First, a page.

I believe I have the best all around rods for this, now. My tackle is so perfect. Each rod and reel combination is perfectly suited for the application I use it for. Not always an easy thing to put together. But I'm super happy with what I'm using these days.
At one point, these guys were doing all the catching even though I was dropping a line over with them. Being they are experienced fisherman, it gave me the opportunity to do so. Many times we'll fair better if I can fish and feel what's going on also. But it's a rarity, that I get to do that. Most of the time, I do not fish. I'm there to help you, every minute.
But, I dropped down a bait, and finally hooked up a Drum or Redbass. I was fighting it on the jetty side of the anchored boat. When all of a sudden, the fish ran out towards the river channel. Well, I didn't just start fishing out there at those rocks last week. I knew exactly what was going on. My Redbass or Drum, had just got bit by a Blacktip Shark. I didn't even have to see it. There's no way a 20" Drum or Redbass is gonna take off at a high rate of speed straight for the channel. Line was peeling off the reel so fast, and there was no stopping it. So I handed my rod to Tim and said, "Just in case ya don't get a monster today, here's what one feels like..."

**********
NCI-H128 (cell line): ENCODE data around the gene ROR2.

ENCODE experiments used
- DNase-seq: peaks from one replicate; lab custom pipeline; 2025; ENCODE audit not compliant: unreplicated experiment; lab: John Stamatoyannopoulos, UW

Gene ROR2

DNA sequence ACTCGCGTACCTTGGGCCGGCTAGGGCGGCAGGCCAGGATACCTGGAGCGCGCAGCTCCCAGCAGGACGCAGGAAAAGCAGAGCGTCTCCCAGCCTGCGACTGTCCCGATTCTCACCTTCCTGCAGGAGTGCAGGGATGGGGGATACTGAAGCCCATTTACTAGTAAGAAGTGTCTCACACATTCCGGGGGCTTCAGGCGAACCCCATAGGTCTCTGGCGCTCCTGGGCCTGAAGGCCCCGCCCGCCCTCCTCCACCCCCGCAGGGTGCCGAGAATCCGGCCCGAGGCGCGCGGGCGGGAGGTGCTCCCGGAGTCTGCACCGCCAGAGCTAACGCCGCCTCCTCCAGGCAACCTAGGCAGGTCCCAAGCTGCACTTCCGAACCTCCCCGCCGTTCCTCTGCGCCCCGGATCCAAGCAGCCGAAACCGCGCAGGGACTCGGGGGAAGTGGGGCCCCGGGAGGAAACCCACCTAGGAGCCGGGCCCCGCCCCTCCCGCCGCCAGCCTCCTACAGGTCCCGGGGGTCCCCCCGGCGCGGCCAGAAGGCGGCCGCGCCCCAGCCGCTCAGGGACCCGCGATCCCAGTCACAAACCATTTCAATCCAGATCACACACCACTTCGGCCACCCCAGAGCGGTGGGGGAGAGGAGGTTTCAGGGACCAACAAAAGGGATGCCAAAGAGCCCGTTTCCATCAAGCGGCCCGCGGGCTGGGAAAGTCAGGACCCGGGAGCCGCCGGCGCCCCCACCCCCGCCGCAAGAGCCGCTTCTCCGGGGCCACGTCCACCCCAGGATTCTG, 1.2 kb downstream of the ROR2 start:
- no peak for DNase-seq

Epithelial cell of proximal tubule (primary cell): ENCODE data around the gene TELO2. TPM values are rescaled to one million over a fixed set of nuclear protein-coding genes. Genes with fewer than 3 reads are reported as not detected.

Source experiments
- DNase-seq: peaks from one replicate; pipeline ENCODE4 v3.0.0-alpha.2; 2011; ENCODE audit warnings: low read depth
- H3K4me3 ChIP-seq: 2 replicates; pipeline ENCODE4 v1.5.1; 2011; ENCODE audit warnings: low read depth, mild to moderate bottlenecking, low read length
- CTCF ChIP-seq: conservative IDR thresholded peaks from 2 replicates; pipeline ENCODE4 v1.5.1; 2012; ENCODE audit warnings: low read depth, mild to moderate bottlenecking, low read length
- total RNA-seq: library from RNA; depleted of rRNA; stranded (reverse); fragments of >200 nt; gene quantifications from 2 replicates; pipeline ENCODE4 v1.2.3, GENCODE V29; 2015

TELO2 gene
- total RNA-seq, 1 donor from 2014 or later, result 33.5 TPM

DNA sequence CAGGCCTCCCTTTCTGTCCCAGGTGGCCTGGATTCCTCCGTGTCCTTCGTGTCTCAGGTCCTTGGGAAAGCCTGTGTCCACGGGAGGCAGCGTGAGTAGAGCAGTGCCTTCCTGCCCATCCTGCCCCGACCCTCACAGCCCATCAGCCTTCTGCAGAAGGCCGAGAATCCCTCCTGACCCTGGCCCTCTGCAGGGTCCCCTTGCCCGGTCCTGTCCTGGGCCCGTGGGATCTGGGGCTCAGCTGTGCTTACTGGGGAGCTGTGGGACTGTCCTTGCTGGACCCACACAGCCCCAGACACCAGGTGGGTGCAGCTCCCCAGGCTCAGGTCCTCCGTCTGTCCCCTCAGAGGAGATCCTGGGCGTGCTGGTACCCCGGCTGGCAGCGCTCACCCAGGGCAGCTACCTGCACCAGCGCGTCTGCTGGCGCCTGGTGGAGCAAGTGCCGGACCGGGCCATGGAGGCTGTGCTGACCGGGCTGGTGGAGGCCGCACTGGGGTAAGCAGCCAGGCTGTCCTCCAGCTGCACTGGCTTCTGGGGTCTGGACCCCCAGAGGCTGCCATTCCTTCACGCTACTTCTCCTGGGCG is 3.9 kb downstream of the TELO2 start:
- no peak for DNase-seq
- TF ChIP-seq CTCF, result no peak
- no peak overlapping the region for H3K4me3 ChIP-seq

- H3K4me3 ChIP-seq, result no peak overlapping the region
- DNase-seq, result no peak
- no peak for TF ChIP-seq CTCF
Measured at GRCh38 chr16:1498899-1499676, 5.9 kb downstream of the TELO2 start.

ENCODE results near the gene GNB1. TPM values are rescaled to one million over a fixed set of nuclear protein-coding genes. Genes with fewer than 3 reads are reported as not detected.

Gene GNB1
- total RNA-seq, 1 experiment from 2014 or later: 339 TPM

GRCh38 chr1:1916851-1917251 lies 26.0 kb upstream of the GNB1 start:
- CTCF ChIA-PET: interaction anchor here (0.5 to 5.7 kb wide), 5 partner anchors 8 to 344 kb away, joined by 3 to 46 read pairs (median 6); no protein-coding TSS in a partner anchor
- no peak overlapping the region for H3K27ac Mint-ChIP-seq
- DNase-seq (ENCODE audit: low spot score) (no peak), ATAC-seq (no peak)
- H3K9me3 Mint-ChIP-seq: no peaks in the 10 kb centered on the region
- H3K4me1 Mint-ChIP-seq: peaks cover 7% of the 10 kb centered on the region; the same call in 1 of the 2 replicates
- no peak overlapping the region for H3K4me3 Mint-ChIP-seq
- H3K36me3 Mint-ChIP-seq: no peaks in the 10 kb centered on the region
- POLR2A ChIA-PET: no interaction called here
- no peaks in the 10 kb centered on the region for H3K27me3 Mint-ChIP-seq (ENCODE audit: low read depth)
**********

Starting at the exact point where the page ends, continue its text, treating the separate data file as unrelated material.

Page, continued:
Tim stood there watching the 200 yards of 30 pound Suffix super braid evaporate off the spool. When 3/4 of the spool was empty, I said, "well ya better straight line it and break that big bastard off....." So that's what he did. There's no way we're gonna catch a 100 pound Blacktip with a Redfish in it's mouth on these rods and reels out here.